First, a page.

Human-Assisted Reporting Gets the Story
Tyler Dukes on combining the power of data-sorting tools with old-fashioned digging
In early 2013, WRAL News and other outlets in North Carolina began covering problems with a new computerized social services system launched to streamline the process of delivering benefits like food stamps.
Based on what we heard, it was far from streamlined. Food stamp clients said their benefits were weeks and months overdue, leaving a lot of hungry families with few options.
Officials from the state health department and their county counterparts were guarded in their responses. They mostly stuck to talking points about how the system required training and was a new way of doing business. It was never about bugs in the system, they said.
But that story didn’t seem to add up.
I made public records requests to the state’s health department, but was frustrated by delays (requests I made in August still haven’t been fulfilled). So I turned to a few counties to get emails of conversations between some of the top health officials regarding the performance of the system, dubbed NC FAST.
What I received a month later from Nash County, N.C., were two boxes filled with thousands of printed pages of emails. Double-sided.
Worse still, they were randomly organized. Because the county has no email archive software, IT workers physically went to each official’s computer, searched Outlook for keywords, printed the collection and hand-redacted them before dropping off the mish-mash to me.
So I turned to Overview.
Created by a team at the Associated Press and initially supported by a grant from the Knight News Challenge, Overview is designed to help reporters sift through massive document sets by sorting them into piles based on similarity. That “similarity” is basically an attempt by Overview’s underlying algorithms to compare the frequency of words in each document to the frequency of those words in the entire document set. If two emails share a bunch of the same words that aren’t as common in the entire batch of emails, the assumption goes, they’re likely to be similar.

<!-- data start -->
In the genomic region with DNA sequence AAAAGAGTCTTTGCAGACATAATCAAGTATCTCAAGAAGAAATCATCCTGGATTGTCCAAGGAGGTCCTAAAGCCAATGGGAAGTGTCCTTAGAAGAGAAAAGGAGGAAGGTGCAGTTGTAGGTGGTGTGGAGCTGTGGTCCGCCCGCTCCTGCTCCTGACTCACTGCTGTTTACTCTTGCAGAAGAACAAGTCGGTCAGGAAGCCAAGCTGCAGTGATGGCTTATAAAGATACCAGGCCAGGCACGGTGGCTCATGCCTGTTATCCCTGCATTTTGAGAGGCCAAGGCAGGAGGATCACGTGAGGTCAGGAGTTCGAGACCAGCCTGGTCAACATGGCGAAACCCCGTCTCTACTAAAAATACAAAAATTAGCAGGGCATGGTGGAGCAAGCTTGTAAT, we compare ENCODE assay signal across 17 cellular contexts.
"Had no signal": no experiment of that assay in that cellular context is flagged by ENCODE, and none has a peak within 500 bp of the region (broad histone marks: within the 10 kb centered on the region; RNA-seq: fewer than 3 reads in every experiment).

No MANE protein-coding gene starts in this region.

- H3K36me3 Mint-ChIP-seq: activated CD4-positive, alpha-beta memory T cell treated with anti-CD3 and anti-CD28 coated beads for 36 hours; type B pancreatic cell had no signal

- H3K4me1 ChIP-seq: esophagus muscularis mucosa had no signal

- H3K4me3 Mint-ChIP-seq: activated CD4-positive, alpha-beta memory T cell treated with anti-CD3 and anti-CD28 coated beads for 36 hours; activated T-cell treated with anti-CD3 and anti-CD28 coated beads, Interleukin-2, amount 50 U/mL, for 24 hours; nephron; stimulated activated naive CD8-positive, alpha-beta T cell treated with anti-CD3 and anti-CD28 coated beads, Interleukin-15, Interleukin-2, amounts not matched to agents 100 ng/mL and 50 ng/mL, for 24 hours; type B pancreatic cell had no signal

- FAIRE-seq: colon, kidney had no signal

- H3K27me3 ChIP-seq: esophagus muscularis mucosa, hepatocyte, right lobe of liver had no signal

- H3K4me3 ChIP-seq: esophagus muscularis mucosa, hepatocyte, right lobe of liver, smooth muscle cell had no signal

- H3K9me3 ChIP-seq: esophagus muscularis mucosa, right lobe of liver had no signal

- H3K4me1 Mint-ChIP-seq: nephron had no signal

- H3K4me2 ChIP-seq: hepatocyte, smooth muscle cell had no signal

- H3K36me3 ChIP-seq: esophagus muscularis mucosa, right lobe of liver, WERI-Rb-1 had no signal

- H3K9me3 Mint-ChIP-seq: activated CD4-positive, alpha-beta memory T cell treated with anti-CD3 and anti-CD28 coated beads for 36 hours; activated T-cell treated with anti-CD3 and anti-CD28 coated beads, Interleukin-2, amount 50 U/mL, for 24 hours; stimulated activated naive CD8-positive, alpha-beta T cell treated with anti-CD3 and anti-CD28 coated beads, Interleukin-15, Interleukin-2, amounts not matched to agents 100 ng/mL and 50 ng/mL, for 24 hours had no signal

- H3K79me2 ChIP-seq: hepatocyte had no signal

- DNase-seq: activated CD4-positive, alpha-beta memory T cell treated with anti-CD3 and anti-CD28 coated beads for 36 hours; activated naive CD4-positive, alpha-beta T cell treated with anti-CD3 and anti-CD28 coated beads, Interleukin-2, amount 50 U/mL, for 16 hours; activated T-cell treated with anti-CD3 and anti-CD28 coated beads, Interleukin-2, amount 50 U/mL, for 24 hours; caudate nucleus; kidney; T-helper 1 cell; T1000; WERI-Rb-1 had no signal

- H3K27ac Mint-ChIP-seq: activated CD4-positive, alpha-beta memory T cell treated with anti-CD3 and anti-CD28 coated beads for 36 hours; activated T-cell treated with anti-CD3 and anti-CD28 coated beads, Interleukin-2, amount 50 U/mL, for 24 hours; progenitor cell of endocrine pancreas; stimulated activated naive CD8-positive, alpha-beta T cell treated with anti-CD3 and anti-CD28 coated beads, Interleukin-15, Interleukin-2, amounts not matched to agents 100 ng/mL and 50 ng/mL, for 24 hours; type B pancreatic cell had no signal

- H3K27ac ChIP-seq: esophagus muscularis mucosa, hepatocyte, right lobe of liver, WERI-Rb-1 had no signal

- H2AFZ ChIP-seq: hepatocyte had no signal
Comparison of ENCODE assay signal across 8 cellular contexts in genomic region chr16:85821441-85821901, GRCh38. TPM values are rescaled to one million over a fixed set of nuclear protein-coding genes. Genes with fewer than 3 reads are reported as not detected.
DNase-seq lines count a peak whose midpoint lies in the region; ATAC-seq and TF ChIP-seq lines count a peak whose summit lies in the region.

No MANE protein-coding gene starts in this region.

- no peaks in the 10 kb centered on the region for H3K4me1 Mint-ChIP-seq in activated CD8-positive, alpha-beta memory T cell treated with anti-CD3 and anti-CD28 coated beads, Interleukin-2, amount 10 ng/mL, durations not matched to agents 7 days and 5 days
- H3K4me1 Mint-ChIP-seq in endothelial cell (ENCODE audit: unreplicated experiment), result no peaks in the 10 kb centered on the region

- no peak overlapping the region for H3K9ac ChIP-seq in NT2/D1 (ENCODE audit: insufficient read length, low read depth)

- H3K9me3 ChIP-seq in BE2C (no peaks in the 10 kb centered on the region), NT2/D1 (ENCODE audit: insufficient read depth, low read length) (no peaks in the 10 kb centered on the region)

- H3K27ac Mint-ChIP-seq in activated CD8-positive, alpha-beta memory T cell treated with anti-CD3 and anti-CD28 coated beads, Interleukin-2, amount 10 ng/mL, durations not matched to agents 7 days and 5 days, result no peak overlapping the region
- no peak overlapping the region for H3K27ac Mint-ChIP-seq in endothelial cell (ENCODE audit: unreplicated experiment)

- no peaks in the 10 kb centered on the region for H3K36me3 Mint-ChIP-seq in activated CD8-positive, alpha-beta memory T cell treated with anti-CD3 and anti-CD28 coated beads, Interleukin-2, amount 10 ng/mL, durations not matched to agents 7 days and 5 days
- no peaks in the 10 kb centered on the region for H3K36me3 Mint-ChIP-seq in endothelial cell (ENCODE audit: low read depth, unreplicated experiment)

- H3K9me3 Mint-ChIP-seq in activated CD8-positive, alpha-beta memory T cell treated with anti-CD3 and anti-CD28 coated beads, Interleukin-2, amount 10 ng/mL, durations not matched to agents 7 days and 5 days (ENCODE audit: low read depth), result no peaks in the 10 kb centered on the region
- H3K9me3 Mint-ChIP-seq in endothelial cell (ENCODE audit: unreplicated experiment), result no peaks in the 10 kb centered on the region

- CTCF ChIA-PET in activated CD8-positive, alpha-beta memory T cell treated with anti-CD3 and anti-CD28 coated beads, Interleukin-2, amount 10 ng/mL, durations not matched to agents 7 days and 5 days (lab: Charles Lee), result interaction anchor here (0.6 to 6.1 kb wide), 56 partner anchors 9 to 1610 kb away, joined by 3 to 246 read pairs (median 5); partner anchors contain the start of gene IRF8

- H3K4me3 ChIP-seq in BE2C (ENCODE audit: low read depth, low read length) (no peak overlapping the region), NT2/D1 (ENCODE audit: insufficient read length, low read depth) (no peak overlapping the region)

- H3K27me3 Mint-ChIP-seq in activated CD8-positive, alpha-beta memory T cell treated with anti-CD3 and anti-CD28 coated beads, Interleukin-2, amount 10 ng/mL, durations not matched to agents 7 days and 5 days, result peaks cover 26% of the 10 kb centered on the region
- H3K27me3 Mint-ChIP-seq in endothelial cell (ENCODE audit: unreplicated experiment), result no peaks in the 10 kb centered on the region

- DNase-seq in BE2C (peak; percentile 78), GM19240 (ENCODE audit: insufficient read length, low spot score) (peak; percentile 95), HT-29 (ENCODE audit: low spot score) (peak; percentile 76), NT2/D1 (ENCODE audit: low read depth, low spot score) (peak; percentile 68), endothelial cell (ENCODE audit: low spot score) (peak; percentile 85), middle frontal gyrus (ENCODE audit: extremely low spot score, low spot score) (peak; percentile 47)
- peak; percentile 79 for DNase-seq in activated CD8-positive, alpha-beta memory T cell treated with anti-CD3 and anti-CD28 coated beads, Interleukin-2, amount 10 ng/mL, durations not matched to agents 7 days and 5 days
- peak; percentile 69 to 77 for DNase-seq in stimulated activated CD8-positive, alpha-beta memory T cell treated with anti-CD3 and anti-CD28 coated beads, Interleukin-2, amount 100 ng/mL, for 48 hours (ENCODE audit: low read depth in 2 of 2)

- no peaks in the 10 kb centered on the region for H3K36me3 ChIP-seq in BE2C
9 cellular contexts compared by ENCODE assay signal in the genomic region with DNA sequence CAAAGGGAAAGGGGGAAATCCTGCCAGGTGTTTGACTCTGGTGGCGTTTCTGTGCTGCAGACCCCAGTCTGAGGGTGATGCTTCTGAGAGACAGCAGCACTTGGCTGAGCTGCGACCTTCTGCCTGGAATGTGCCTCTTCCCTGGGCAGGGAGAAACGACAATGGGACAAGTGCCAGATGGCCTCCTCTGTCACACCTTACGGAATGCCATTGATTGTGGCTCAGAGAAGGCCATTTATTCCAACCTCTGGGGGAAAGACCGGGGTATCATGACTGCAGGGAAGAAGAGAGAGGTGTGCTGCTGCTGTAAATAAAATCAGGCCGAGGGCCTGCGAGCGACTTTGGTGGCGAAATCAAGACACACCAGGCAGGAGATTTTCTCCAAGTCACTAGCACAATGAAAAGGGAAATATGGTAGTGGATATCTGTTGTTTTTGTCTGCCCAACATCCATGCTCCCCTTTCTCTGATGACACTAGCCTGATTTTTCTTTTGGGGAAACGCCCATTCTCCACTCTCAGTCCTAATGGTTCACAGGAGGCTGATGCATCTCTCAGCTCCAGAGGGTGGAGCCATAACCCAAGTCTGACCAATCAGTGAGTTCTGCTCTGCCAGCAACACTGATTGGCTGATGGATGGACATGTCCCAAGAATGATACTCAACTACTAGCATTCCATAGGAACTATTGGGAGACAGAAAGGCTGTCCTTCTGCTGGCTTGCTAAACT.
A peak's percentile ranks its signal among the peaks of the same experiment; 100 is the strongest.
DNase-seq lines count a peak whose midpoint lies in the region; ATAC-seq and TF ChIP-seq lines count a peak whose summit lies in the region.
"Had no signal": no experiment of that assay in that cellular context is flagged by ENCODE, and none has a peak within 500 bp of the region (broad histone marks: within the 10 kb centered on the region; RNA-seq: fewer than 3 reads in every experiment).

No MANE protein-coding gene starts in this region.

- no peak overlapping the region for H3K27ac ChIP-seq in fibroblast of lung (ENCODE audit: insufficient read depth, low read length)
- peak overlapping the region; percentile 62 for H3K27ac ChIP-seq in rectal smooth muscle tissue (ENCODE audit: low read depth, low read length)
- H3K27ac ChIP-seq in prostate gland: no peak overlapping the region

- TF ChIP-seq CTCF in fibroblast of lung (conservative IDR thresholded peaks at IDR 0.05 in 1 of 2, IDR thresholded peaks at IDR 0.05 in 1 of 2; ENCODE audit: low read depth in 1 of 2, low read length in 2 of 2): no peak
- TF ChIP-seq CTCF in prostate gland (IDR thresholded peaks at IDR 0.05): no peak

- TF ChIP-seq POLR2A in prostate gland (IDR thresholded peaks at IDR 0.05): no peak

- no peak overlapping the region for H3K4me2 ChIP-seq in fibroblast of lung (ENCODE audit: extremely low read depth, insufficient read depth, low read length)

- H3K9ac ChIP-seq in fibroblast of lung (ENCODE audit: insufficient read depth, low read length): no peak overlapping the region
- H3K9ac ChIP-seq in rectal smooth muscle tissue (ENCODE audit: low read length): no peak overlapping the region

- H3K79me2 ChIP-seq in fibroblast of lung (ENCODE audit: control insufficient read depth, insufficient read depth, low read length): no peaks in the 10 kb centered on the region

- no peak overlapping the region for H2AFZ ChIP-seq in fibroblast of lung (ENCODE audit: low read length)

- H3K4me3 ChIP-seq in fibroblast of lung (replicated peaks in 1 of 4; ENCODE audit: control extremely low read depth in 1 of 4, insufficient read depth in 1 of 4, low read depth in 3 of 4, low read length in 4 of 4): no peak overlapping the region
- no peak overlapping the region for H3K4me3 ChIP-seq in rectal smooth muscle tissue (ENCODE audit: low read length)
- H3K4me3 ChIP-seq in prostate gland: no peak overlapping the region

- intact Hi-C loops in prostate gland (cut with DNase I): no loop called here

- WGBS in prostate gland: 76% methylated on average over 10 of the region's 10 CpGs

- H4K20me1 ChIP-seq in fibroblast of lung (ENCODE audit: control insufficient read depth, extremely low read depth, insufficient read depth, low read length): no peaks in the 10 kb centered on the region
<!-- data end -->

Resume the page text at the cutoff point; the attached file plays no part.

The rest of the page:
But the algorithms, being no more than dumb code without the aid of context or months spent on the beat, often get it wrong. That’s why there’s a built-in system allowing users to quickly tag individual documents (or entire piles) however the reporters want.
It sounded perfect, but first I had to digitize all 4,500 pages of emails.
I spent the morning hogging our station’s bulky multi-function printer to scan everything to PDF. I then uploaded them to DocumentCloud, another reporting power tool I lean on pretty heavily in my day-to-day work.
Among its other wonderful features, DocumentCloud takes every file you upload and runs optical character recognition software, translating printed pages into searchable, digital text. OCR isn’t perfect (and if your scans are messy it’s outright lousy), so it’s important to be wary of mistakes.
But because DocumentCloud is fully integrated with Overview, all I had to do is log in and import the entire document set with a click.
One important point: check the option that prompts Overview to split your project into individual pages. The program needs individual documents (emails in this case) to run its comparisons, and because there’s no easy way to break up a scanned batch like this into its component parts, this is a good alternative.
Then the real work began.
Getting to Analysis
Overview sorts the documents, but it’s still up to me to analyze them and make sense of what I find. And I really had no idea what I was looking for.
But when you’re fishing, any review of email starts with the basic assumption that 90 percent of what you’re reading will be totally useless information. There are duplicates and forwards, bureacratic language and meeting requests that will slow you down and never help your story.
That’s why Overview is so useful.
Here’s How It Works
By sorting content into computer-generated piles, you can easily dismiss a lot of the crap. Using one of my tags—“boilerplate”—I was able to rule out hundreds of pages sorted into piles with confidentiality notices and other email signatures.